SNAP Extremely Troubled By Reporting Delay In The Diocese Of Fresno

Msgr. Craig Harrison is the second priest from the Diocese of Fresno in as many months to be suspended from ministry while allegations of the sexual abuse of a minor are investigated.

As concerning as the accusation against Msgr. Harrison is, even more troubling is the Diocese’s response time to these allegations. It took three days for Church officials to contact the police. According to the Diocese’s own spokesperson it was "late Friday" when the allegation was received, yet "Monday is when we were (at the police station) in the morning."

In California, mandatory reporting laws require an "immediate" report by phone, followed up by a written report within thirty-six hours.  The Diocese appears to have neglected the former and missed the deadline for the latter. In three days, victims and witnesses can be threatened, evidence destroyed, perpetrators and enablers “coached” and law enforcement or elected politicians disposed to favor the Church contacted and lobbied. Delays can also give the accused a chance to flee, as happened in the Santa Rosa Diocese.

Law enforcement is open 24/7. Phones work around the clock. We call on the District Attorney of Fresno and any other appropriate authority to examine this delay and bring the appropriate charges. As we have seen in other Dioceses, Catholic bishops appear to have a playbook, and delayed reporting is one of the tactics employed. For the protection of children, this behavior must stop, and the only authorities who can truly put an end to it are outsiders with badges and subpoenas.

We also call on California Attorney General Xavier Becerra to examine this situation. It is well past time for the State’s most powerful law enforcement official to step in and confirm the laws of this state designed to protect children are being followed. There appeared to be a recent delay in reporting in the Diocese of Oakland as well.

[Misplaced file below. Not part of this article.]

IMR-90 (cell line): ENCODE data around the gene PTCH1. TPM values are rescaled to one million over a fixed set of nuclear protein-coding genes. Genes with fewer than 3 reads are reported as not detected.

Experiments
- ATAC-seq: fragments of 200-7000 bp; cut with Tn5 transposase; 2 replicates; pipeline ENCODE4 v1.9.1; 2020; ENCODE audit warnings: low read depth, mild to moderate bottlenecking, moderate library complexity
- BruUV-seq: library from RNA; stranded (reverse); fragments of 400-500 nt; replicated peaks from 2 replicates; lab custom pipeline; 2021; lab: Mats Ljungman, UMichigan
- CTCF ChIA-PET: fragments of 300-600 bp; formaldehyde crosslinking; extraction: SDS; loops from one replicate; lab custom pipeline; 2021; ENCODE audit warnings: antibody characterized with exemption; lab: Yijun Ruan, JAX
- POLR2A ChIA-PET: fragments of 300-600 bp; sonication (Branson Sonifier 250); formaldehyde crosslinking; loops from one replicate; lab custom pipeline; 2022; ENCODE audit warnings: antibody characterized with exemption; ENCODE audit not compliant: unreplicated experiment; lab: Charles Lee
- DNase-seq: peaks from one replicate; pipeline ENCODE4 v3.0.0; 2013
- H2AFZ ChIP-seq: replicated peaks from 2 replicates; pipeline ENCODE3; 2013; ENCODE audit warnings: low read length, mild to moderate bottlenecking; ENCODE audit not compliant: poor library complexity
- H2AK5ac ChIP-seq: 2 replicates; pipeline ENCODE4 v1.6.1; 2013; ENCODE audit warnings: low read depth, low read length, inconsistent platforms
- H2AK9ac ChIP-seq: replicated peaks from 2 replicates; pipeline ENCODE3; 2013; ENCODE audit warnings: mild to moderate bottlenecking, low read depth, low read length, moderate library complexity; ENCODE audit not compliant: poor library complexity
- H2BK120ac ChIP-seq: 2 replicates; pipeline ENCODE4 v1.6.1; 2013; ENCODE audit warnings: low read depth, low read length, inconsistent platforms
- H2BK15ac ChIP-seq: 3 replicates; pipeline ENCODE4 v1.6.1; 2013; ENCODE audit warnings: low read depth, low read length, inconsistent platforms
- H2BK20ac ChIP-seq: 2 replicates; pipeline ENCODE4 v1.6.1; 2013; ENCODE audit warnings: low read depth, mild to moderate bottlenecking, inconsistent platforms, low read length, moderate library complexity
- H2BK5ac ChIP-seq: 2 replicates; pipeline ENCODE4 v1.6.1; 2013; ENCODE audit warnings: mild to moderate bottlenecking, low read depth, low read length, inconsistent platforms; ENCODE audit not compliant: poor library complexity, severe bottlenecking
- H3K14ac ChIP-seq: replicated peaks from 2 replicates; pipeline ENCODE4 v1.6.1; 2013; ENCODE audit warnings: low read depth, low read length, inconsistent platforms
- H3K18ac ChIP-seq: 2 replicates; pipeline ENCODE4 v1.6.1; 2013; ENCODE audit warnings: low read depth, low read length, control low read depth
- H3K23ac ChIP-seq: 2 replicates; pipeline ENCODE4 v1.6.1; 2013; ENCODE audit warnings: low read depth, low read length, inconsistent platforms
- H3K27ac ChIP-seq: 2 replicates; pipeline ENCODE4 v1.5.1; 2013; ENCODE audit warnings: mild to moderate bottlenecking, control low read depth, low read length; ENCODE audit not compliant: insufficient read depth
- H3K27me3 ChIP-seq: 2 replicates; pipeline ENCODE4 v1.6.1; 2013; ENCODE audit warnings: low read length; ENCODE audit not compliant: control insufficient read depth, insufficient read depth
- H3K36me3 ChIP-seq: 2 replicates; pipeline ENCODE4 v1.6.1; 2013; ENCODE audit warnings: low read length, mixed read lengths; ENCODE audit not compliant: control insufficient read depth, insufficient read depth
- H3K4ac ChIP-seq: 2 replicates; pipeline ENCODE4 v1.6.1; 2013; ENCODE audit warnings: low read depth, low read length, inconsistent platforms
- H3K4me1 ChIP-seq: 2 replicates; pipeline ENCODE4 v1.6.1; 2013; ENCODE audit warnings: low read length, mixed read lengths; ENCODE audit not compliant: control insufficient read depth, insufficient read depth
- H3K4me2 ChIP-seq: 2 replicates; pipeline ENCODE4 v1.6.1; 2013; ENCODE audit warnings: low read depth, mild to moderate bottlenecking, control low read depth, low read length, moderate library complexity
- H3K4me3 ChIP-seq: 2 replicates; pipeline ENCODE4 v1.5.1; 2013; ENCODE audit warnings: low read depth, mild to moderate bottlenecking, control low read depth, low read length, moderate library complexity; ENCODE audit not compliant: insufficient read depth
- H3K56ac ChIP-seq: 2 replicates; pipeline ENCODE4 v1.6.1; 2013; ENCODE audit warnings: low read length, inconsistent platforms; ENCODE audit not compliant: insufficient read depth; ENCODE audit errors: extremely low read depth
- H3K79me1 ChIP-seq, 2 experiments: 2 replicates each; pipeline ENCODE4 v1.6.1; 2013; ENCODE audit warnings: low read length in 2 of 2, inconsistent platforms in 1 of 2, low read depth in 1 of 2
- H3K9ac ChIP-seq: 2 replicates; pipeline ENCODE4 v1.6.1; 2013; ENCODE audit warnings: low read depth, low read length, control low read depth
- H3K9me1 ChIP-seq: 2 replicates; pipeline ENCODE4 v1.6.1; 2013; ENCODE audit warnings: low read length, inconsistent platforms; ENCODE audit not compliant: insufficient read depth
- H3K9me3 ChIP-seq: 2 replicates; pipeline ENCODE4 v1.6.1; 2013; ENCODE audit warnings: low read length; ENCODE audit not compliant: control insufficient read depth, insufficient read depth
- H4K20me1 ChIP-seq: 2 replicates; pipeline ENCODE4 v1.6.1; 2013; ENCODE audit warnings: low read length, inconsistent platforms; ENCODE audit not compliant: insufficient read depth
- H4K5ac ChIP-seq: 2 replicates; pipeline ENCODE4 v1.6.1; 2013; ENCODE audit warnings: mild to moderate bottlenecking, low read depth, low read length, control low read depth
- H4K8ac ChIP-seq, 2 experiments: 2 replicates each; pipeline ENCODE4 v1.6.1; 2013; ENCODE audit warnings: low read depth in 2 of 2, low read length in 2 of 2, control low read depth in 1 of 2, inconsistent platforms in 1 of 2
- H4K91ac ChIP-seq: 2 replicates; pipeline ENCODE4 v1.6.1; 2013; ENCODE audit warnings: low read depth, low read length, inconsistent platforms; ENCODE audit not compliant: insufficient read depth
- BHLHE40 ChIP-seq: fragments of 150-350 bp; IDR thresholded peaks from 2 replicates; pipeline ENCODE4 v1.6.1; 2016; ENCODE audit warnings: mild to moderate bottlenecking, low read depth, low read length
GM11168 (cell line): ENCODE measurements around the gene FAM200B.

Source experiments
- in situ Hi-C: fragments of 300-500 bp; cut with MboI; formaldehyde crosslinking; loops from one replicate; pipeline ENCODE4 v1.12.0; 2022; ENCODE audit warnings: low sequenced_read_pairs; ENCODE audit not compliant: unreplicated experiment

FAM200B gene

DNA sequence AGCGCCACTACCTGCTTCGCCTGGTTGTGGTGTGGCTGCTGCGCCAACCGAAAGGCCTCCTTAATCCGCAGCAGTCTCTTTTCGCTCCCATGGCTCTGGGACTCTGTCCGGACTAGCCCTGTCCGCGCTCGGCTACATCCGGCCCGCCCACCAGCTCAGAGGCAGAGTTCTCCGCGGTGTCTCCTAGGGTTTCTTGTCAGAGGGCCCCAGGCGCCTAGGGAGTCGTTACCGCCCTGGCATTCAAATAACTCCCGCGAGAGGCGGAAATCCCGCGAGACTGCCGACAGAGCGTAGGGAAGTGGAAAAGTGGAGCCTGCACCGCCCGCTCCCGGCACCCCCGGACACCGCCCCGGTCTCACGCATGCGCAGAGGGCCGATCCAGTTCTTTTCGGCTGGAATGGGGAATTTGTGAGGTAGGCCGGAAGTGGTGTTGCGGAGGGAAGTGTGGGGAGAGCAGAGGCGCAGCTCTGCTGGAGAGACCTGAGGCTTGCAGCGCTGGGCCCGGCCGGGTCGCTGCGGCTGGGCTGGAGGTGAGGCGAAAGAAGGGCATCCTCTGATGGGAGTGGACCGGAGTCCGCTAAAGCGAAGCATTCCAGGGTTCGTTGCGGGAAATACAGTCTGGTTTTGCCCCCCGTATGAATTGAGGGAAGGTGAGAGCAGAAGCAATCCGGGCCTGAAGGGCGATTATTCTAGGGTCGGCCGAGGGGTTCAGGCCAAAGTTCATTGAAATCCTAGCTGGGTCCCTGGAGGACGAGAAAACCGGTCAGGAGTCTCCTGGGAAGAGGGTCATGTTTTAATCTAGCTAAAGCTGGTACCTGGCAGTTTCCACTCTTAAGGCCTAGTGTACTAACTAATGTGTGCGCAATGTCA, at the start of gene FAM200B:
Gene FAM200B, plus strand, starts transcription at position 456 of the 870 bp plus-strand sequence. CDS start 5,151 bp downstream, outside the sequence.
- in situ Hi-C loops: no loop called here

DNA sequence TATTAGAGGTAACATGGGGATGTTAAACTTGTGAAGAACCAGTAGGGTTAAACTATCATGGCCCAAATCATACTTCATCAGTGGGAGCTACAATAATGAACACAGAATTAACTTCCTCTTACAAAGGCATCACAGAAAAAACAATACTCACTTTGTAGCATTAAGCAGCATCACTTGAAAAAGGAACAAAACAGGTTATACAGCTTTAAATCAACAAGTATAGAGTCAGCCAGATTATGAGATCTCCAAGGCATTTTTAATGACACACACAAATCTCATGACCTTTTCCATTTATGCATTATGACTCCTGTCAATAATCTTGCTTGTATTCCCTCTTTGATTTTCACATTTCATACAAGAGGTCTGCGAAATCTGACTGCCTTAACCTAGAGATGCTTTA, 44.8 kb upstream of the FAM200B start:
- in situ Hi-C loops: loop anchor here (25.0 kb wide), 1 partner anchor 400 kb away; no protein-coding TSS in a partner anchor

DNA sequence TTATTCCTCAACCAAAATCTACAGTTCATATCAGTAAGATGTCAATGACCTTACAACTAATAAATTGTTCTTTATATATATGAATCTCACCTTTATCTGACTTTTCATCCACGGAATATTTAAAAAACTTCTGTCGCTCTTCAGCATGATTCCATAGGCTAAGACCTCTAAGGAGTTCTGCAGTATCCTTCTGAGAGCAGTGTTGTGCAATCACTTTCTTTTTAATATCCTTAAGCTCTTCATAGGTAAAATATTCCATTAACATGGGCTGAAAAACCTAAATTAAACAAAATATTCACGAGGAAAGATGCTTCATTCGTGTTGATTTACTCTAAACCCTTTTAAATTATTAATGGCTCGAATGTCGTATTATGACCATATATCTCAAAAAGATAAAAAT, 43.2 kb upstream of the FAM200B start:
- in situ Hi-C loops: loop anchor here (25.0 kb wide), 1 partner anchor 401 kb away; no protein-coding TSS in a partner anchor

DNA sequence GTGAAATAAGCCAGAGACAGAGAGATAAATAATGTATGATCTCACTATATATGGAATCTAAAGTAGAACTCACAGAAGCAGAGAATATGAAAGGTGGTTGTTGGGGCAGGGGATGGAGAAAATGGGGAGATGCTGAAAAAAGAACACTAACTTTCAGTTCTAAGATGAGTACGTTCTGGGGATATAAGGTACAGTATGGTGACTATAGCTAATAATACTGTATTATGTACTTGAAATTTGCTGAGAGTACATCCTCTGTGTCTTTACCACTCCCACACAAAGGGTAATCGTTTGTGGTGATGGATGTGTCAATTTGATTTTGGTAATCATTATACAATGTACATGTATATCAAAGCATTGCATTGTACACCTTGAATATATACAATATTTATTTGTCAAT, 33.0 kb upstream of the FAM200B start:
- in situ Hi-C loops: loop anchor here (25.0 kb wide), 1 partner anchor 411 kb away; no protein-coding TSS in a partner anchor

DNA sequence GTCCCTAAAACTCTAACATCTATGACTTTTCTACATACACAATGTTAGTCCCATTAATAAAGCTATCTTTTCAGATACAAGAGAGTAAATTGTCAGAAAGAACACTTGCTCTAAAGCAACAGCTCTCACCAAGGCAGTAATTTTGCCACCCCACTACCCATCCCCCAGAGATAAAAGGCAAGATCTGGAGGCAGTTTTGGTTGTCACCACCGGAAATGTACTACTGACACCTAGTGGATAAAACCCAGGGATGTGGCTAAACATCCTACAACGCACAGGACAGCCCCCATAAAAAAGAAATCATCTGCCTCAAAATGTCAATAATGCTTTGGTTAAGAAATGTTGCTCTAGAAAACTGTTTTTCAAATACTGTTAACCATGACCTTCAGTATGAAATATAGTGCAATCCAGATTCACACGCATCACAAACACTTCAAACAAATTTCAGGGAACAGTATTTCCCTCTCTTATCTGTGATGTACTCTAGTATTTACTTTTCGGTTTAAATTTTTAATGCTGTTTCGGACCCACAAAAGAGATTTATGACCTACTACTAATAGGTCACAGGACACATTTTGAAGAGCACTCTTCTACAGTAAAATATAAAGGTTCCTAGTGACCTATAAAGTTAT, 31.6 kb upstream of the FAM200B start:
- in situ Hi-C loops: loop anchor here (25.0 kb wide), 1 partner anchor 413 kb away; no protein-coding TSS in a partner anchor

Msgr. Harrison has said that he is innocent. While we have no first hand information about this case, we know that false allegations are exceedingly rare. We hope that parishioners and other supporters of the priest keep this in mind and support him privately. It is extremely difficult for survivors to come forward, and public demonstrations on behalf of an accused can have a chilling effect on all victims and whistle blowers, not just those who may have information about a particular case.  

California has twelve Catholic Dioceses. The Fresno Diocese is one of four that has not yet published any list of accused priests. The other three are Orange, Sacramento and San Francisco. SNAP believes there would be dozens – if not hundreds – of accused Church workers on any honest, transparent list from these Dioceses. It is past time for Church officials to be open and transparent with their own communities and the public about all the information in their files, including the secret ones. 

In particular, any living accused priest, deacon, brother, nun, or lay employee or volunteer must be identified. The Dioceses should also disclose where these people are now and how they are being monitored. As we saw in the case of Fr. Hernan Toro, advanced age is not a guarantee that an abuser is no longer dangerous.

CONTACT: Dan McNevin, SNAP California (dmcnevin@aol.com, 415-341-6417), Joey Piscitelli, SNAP California (caljoey1@aol.com, 925-262-3699) Melanie Sakoda, SNAP Survivor Support Coordinator, (msakoda@snapnetwork.org, 925-708-6175), Zach Hiner, SNAP Executive Director (zhiner@snapnetwork.org, 517-974-9009)

(SNAP, the Survivors Network, has been providing support for victims of sexual abuse in institutional settings for 30 years. We have more than 25,000 survivors and supporters in our network. Our website is SNAPnetwork.org)


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